When I am talking to people that work with or are a part of another organization and they mention their organization as ‘they’, I typically will internally question how on board they are with that organization. I wonder why if they are a contributor to the mission of their organization why they wouldn’t take ownership and call it a we. I always refer to LIFEchurch as we when I am talking to someone. I am not the leader of the organization or the CEO or anything like that, but we work together and I put my all into it. I take ownership in the decisions of our organization.
The same goes for when I have conversations with people from inside my church. When they talk about it as you guys, or use they instead of saying we, I tend to assume they aren’t all in yet. I know this is a big assumption, and it could really mean lots of things, but that’s the story I tend to gather. And it could mean they aren’t ready to say we, and I totally get that.
Think about this sort of language. Are you a we person? Or a they person? If I am way off base for these assumptions, let’s chat about it.
I need your help.
As you know I am continually trying to grow and learn. I want to be a better human tomorrow than I was today. One of my main goals this year was to become a better communicator. One way I communicate frequently is in written word through email, and of course this website. If you could do me a quick favor and read a blog post or two I’ve written here, and give me some constructive criticism. Tell me what you think I could improve on, or just some tips that you think would make me a better writer.
Yes I’m giving you permission to tell me some places that I suck at in my communication! Please help me grow, and I promise I will improve and give you, a reader, my best possible content.
And if you don’t want it public, just leave the post anonymous. Or email me at email@example.com.
Who are you? I often challenge the students I work with each week to find their identity in Christ. I think this is a valuable lesson and part of growing up, but what does identity mean? Can you give me a list or sentence or even a book that tells me who you are? I’ve struggled with this for many years.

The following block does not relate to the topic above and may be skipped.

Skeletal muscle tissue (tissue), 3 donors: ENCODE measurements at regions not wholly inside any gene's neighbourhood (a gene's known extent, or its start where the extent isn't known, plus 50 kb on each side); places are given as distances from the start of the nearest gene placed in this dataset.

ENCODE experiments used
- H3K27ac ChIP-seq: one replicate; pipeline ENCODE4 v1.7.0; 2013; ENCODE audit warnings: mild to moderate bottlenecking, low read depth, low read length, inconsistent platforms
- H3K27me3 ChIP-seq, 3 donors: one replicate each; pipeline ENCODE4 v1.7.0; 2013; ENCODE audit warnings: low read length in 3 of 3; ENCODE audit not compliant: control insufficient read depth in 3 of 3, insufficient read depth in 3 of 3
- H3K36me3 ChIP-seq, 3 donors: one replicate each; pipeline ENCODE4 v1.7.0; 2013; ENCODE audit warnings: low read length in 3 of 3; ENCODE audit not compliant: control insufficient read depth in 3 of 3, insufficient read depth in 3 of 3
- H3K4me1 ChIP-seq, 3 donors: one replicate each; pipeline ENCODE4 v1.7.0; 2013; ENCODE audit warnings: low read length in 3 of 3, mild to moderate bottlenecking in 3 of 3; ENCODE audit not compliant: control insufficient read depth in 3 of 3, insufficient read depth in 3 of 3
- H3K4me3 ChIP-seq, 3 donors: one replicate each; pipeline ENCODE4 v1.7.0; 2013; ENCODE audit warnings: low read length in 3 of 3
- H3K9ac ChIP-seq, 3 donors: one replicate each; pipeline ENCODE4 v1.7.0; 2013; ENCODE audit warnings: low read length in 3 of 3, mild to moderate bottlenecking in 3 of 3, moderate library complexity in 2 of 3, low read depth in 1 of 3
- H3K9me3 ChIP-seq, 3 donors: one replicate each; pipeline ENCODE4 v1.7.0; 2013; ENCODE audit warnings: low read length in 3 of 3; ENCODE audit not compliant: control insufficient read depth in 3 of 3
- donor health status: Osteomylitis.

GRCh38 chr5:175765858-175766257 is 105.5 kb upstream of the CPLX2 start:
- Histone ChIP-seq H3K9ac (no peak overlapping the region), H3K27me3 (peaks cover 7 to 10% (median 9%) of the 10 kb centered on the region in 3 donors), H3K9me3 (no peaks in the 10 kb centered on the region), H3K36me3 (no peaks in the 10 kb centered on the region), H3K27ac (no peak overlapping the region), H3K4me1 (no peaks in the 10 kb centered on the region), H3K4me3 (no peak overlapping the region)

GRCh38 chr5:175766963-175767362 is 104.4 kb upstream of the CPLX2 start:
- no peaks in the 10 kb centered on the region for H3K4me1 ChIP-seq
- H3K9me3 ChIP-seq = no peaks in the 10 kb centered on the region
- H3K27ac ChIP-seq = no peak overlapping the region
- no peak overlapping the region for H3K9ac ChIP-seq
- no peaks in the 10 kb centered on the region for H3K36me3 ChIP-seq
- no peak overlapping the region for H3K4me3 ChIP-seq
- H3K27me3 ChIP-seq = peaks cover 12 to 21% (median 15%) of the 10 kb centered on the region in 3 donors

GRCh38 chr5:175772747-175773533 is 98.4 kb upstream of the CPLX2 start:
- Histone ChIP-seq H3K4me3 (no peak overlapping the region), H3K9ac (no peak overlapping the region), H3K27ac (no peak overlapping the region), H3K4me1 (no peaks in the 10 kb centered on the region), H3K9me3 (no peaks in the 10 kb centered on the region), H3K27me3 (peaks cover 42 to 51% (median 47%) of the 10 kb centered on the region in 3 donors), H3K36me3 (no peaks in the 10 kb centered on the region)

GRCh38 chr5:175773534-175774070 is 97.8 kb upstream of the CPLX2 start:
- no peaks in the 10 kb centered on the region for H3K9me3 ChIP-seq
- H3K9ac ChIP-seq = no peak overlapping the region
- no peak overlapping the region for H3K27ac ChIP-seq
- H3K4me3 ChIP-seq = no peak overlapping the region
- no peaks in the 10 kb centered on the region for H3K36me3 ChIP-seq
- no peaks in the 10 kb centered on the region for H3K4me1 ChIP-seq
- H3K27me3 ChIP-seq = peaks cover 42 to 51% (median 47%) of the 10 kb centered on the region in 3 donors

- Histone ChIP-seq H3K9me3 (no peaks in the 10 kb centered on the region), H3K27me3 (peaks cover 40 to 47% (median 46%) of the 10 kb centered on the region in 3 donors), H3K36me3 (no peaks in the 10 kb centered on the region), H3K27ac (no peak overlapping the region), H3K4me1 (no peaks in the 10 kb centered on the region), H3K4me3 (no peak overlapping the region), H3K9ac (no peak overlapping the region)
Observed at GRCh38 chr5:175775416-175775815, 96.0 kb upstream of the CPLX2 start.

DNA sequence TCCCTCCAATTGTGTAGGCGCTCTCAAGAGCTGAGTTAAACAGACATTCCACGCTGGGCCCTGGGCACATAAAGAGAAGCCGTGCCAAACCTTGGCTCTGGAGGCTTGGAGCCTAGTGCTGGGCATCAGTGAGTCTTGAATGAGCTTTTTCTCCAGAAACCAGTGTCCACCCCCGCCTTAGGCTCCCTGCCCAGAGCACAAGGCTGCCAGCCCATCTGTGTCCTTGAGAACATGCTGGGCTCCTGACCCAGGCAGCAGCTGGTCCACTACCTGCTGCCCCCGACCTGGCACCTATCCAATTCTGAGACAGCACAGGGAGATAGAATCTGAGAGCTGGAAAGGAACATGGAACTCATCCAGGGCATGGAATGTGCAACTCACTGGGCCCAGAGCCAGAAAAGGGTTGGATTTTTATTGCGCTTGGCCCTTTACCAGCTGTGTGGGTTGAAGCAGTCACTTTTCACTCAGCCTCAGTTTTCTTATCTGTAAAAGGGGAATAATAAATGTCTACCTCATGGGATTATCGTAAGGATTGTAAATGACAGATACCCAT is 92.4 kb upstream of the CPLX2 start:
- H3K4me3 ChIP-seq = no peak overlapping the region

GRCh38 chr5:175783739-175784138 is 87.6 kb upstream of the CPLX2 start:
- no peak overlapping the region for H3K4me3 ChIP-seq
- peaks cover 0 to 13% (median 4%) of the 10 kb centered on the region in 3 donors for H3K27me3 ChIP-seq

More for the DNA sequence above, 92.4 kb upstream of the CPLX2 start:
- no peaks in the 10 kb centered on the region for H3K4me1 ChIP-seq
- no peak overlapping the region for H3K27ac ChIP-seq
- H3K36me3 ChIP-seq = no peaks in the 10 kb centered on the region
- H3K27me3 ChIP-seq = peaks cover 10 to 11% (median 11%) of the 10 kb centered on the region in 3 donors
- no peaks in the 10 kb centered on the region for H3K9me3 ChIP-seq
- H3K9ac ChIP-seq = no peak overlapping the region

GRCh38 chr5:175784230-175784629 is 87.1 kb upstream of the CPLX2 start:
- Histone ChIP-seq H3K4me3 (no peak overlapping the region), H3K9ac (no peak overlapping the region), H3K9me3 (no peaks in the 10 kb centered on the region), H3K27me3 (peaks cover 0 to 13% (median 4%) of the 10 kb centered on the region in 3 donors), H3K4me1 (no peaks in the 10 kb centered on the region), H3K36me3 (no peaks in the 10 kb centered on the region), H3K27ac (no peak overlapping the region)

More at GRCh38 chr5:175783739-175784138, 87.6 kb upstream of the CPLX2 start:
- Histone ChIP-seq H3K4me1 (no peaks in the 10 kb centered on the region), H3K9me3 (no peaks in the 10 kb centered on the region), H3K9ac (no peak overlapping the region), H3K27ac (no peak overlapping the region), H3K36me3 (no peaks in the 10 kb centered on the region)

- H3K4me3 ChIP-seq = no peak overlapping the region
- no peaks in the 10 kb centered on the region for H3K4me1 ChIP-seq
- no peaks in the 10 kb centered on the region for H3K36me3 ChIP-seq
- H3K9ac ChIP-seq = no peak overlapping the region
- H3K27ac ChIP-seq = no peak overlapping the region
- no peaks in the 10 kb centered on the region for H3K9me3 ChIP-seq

When I was in high school I was an athlete. But I never wanted to be labeled just an athlete, because I felt I was more than just that. I was also a student, but who isn’t when you’re in high school? I was also a son, a brother, a friend, a boyfriend, a jerk, and many other things. These things were activities I did, and not necessarily what defined me. I don’t know what did define me exactly.
When I went to Masters Commission I remember the first day being asked if I was there for the music institute, the dance program, or to be in the band. I was none of these. The guy asking then proceeded to ask me why I was even there then if I wasn’t going to be a part of one of those. This also caused me to struggle internally to find my place and figure out my identity while there. (I’m not sure I ever told anyone of this conversation, and I’m sure the guy has no idea it even happened, but the beauty of my memory is I can tell you his name, and the exact location we were when it happened, and even who else was sitting around the table)
Now I am a youth pastor. I am often introduced as the youth pastor at LIFEchurch. There are many stereotypes and expectations that go with this title, and I do fit some, but not all of them. I struggle a lot with this identity, as I want to shout out I am more than just a youth pastor. I don’t know why I feel this way, but it’s just something inside of me I feel and I think it’s okay. I think it’s okay to struggle with our identity. To be honest I always want to be growing and changing anyway, so as that happens I think my identity is being developed as well. Which leads me to believe that identity is not a static entity, but rather it is being constantly updated and developed much like the history on our web browser. Each person we encounter, each life change we go through, each failure and success we have our identity is updated.
So who are you in this moment? Who do you want to be? You do not have to be the same tomorrow as you are today, but what will you do to update this identity?